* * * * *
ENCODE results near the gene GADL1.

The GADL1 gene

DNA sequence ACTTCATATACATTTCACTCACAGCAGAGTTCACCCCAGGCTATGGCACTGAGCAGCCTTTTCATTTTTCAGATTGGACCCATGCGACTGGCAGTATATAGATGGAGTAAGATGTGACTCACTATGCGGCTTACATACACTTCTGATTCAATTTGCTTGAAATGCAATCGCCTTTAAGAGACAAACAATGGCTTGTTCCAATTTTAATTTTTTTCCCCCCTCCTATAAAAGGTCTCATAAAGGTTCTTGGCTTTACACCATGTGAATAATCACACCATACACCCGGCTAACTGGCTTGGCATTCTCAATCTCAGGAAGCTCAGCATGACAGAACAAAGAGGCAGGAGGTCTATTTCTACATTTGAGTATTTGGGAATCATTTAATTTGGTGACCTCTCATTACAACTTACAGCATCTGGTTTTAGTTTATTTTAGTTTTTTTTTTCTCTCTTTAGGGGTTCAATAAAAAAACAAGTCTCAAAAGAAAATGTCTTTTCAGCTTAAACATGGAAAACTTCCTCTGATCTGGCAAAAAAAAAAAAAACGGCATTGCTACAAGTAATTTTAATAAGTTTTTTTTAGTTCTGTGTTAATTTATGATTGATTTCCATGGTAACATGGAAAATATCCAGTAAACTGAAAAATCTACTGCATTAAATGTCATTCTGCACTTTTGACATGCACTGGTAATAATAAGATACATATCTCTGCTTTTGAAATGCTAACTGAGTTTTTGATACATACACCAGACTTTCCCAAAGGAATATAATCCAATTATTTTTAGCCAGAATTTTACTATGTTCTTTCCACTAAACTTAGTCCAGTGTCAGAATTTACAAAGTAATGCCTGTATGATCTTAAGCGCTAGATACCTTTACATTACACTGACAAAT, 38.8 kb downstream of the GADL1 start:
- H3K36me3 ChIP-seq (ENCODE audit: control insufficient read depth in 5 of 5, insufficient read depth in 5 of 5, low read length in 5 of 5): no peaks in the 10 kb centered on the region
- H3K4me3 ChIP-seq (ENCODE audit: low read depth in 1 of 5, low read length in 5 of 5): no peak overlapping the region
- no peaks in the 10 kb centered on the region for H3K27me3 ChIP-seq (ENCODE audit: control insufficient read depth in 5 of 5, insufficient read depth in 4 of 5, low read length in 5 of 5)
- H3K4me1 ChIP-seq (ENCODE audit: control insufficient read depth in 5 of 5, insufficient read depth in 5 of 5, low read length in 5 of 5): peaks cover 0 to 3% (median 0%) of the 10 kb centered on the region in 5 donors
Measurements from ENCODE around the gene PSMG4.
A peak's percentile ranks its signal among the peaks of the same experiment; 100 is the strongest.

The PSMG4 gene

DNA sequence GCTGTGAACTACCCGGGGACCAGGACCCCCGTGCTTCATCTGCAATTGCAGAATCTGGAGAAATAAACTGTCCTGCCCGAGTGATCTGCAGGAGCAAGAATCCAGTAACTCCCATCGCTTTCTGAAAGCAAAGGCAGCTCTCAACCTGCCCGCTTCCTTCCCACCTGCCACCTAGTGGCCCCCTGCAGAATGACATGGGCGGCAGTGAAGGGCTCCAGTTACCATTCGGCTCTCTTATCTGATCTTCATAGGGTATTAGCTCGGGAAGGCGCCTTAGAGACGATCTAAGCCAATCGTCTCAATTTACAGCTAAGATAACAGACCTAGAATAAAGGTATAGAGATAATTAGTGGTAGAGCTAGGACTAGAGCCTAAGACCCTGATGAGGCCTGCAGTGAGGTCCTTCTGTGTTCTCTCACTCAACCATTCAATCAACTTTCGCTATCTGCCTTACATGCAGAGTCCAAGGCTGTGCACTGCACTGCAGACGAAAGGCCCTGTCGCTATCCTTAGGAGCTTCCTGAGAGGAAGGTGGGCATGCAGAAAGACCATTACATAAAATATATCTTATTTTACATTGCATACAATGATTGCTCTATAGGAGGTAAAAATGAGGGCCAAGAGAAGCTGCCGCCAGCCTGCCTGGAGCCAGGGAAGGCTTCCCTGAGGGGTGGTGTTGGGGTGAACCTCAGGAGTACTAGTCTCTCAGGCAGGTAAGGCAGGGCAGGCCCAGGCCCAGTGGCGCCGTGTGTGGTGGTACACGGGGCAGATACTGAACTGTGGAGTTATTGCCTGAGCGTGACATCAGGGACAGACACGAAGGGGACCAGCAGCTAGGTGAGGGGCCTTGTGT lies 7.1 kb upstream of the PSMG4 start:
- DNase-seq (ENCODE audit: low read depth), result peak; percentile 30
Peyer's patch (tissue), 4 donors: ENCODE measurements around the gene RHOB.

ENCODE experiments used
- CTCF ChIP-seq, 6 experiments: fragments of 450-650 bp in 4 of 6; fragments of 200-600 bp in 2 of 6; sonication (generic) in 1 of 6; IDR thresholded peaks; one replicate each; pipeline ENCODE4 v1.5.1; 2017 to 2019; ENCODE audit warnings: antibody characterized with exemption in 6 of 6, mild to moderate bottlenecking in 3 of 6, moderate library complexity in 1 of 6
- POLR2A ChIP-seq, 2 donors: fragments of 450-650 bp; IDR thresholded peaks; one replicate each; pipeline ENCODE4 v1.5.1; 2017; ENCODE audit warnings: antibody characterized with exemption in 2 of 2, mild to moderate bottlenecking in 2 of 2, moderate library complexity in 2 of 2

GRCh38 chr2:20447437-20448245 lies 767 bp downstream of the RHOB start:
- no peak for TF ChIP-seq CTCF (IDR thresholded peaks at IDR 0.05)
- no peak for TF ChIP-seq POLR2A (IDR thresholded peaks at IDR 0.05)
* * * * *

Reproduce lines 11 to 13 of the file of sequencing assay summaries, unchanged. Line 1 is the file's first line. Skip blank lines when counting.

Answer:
DNA sequence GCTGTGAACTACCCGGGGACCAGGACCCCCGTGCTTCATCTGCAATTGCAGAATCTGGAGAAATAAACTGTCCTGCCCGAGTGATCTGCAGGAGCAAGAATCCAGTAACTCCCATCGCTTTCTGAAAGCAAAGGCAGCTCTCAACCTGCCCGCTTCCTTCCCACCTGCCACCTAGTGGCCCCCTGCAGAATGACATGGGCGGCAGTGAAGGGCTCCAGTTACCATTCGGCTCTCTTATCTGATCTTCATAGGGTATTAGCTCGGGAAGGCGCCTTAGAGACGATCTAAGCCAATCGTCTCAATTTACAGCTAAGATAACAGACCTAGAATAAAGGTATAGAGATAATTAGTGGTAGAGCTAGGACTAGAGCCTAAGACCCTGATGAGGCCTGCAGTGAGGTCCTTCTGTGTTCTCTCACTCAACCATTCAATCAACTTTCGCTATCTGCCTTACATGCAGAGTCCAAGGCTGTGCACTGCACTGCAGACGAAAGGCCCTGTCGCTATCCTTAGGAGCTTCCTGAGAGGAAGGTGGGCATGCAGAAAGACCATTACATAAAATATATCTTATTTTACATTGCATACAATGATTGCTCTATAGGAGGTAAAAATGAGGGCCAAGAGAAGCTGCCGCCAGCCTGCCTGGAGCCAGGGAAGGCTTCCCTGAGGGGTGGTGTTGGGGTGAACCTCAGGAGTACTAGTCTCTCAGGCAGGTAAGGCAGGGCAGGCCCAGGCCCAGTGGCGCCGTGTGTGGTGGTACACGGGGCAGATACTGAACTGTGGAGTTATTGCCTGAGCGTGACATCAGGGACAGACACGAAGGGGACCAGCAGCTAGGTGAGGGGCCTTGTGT lies 7.1 kb upstream of the PSMG4 start:
- DNase-seq (ENCODE audit: low read depth), result peak; percentile 30
Peyer's patch (tissue), 4 donors: ENCODE measurements around the gene RHOB.